Jacksonville Sports News, Sam Kouvaris - SamSportsline.com

Boselli’s Retirement

A career that seemed destined to end at the Pro Football Hall of Fame in Canton now ends in an auditorium in Houston. Tony Boselli will announce his retirement this week from football at age 31. Rest, rehabilitation nor three surgeries have given Boselli relief from the shoulder problems that originally put him out of the Jaguars lineup in October of 2001.

Drafted to be the “cornerstone of the franchise” by then-coach Tom Coughlin, Boselli was plagued by injuries throughout his career. Not big injuries generally, but ones that nicked him enough to miss a game here or there, forcing the Jaguars to alter their game plan on the offensive line. When healthy, Boselli could take his place among the best left tackles in the history of the game.

Over the 1995-2001 run, he started 90 games for Jacksonville, and was credited with allowing 15 1/2 sacks in their period. Knowing he might be damaged goods, Coughlin and the Jaguars made a deal with Houston, allowing the expansion franchise to take Boselli off their roster, along with Seth Payne and Gary Walker, giving the Jaguars a chance to get out of cap jail. It was a risk by the Texans, but a calculated one, knowing they’d get Payne and Walker in the deal. In fact, those two started every game for Houston last year on their defensive front four. Boselli was checked out by the Texan’s medical staff, and was declared sound enough to continue rehab. He said he’d play in 2002. But in October of last year, the Texans put him on injured reserve. He didn’t play a down. His retirement this week will bring his career to a close, but not his cap space on Houston’s roster. He’ll count against the cap this year and next before they stop paying for their first pick in the expansion draft.

In an ironic twist, it looks like Zach Weigert will be the player to replace him on the Texan’s offensive line at left tackle. Because it’s happening to a celebrated player in Jaguars’ history, Boselli’s retirement seems tragic, but it’s a story told a hundred times a year, from high school, to college to professional football. Staying healthy is as big a part of the game as playing itself.

Jacksonville Sports News, Sam Kouvaris - SamSportsline.com

Black and White

An NBA star is accused of some sort of sex crime, and the usual “he said, she said” begins, while there’s a collective yawn from the public. Unless the star is Kobe Bryant, and his hometown is Los Angeles. The instant Bryant was accused, the coverage has been nonstop. From the major networks to the cable channels and even the entertainment shows, Bryant’s tribulations have been the lead story.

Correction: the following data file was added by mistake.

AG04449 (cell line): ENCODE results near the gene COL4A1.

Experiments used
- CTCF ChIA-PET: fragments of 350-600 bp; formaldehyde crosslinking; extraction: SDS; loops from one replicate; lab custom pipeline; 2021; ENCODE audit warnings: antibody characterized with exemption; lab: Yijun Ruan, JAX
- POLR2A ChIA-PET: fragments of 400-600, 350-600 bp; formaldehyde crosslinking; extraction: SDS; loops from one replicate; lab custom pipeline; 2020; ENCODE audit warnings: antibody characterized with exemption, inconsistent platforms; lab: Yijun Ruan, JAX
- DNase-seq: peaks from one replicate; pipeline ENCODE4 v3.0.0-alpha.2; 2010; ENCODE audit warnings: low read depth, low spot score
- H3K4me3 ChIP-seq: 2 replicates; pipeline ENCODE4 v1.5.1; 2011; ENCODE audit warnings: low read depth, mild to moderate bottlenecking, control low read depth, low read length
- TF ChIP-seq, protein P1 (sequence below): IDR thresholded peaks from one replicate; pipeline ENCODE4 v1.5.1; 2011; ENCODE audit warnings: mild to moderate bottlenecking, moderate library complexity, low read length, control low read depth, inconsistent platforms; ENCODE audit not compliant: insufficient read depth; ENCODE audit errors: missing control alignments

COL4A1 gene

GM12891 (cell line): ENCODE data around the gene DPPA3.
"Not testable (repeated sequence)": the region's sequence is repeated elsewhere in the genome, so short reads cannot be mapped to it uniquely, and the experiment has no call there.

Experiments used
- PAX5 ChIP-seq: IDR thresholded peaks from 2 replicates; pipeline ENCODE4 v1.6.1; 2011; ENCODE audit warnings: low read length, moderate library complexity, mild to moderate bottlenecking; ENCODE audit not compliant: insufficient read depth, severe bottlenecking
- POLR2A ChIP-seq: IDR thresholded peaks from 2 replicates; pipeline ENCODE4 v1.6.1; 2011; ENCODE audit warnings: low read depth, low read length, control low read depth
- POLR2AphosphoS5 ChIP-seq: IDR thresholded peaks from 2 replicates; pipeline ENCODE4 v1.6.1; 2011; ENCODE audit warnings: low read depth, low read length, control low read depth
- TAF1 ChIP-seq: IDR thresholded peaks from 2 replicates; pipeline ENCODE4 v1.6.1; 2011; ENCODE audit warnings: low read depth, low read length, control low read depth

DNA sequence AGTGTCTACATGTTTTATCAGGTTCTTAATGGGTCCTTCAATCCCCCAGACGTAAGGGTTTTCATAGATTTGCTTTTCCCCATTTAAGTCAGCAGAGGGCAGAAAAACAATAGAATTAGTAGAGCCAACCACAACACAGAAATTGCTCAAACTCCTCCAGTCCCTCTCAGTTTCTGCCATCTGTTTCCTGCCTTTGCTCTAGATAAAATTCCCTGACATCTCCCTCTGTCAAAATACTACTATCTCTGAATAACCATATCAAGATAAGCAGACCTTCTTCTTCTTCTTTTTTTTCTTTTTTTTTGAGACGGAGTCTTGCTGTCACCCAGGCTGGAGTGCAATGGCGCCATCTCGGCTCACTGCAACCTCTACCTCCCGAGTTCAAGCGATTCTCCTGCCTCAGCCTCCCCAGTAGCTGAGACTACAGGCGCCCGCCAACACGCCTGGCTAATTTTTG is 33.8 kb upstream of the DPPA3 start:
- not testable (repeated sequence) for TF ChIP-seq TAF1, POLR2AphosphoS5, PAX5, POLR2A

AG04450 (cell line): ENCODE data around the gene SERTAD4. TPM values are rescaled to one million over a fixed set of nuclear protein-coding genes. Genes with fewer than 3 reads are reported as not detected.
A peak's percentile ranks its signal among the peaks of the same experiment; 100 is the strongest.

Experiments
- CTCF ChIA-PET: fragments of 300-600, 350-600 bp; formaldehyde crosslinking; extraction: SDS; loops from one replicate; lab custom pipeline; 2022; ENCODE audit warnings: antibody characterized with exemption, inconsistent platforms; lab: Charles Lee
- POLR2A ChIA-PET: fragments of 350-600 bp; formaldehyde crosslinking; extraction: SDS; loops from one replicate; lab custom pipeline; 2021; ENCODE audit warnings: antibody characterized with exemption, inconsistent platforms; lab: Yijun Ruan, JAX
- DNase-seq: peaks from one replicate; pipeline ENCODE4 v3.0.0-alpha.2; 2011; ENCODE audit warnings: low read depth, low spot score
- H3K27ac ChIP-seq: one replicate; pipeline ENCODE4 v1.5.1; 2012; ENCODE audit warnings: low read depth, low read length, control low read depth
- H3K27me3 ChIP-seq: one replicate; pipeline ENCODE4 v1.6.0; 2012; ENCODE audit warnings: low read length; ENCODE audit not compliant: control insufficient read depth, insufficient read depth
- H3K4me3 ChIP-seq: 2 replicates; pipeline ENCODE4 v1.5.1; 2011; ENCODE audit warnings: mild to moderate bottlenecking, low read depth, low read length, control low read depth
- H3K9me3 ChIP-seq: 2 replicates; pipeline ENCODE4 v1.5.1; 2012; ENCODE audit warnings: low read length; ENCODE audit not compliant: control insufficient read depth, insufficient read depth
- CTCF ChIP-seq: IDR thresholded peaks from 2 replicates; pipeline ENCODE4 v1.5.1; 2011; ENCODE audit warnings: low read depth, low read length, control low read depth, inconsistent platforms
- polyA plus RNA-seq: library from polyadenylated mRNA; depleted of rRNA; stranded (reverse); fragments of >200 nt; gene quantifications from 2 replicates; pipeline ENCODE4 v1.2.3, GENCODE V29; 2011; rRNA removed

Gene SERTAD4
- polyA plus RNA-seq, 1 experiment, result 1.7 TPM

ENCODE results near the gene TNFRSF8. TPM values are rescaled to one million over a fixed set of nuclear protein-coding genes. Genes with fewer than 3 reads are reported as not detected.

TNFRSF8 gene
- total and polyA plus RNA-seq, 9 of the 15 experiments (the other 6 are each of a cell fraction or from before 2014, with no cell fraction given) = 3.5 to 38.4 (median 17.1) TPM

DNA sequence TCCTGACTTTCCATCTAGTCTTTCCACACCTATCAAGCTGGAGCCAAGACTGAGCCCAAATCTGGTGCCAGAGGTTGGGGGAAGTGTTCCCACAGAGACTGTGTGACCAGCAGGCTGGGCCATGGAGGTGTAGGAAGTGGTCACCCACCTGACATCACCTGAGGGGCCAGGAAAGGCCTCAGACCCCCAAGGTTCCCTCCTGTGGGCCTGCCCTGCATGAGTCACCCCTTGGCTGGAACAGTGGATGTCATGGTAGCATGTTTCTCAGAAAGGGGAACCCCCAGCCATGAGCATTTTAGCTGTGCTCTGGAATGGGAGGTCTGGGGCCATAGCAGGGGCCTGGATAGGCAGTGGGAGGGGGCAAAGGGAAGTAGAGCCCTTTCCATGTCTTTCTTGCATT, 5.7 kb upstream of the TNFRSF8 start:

The initial reaction an any NBA star getting in trouble is always “here we go again.” But with Bryant, it’s been just the opposite. The press and the public don’t want to believe that Kobe could be involved in this kind of situation. The Sheriff in Eagle County, Colorado even was dismayed by the attention given to Bryant instead of the alleged victim. But Kobe has built a reservoir of good will during his career in the public eye. He’s cooperative with the media, signs autographs for fans, and usually says the right things (in English or Italian, he’s fluent in both). He’s married. He and his wife have a child. He has a reputation for staying at home, or in his hotel room instead of sampling the nightlife in various NBA cities. His teammates say the crime he’s accused of is completely out of character for Bryant. So it’s a long stretch for a lot of people to think Bryant could be that far out of line.

The league is holding its collective breath, hoping the other shoe doesn’t drop on Kobe. He’s their image, their role model. A black man, who has tremendous skills, can converse at just about any level, plays for a high profile team and wins championships. Did you know Kobe was black? Or for some is he not black enough? There’s even a conspiracy theory that the whole thing is a sham, something to give Kobe some street credibility among black city kids so they’ll buy his shoe. As preposterous as that sounds, Allen Iverson’s street “image’ is given the credit as the primary factor for the popularity of his shoes. The whole marketing of the “thug life” is irresponsible to begin with, and the basketball shoe makers walk a fine line in trying to appeal to an urban audience yet staying on the right side of the law.

Bryant’s deal with a soda manufacturer was based on his clean image, easily appealing to mainstream audiences. Selling a basketball shoe is a whole other story. Who’s buying basketball shoes these days? Jr. High, High School and College age males. What demographic makes up this buying group? Young, black guys. And how do you reach this demographic group? By getting one of their heroes to endorse your shoe. One of their heroes who has the right blend of skills and street appeal. A shoe sale notwithstanding, Bryant has said he’s innocent, and when all of the evidence is revealed, he’ll be exonerated. I believe him, even though friends of the victim say it’s hard to believe she’d be involved in anything like this. Unless Kobe is about to disappoint all of us with some dark side he’s been hiding, this thing will just go away.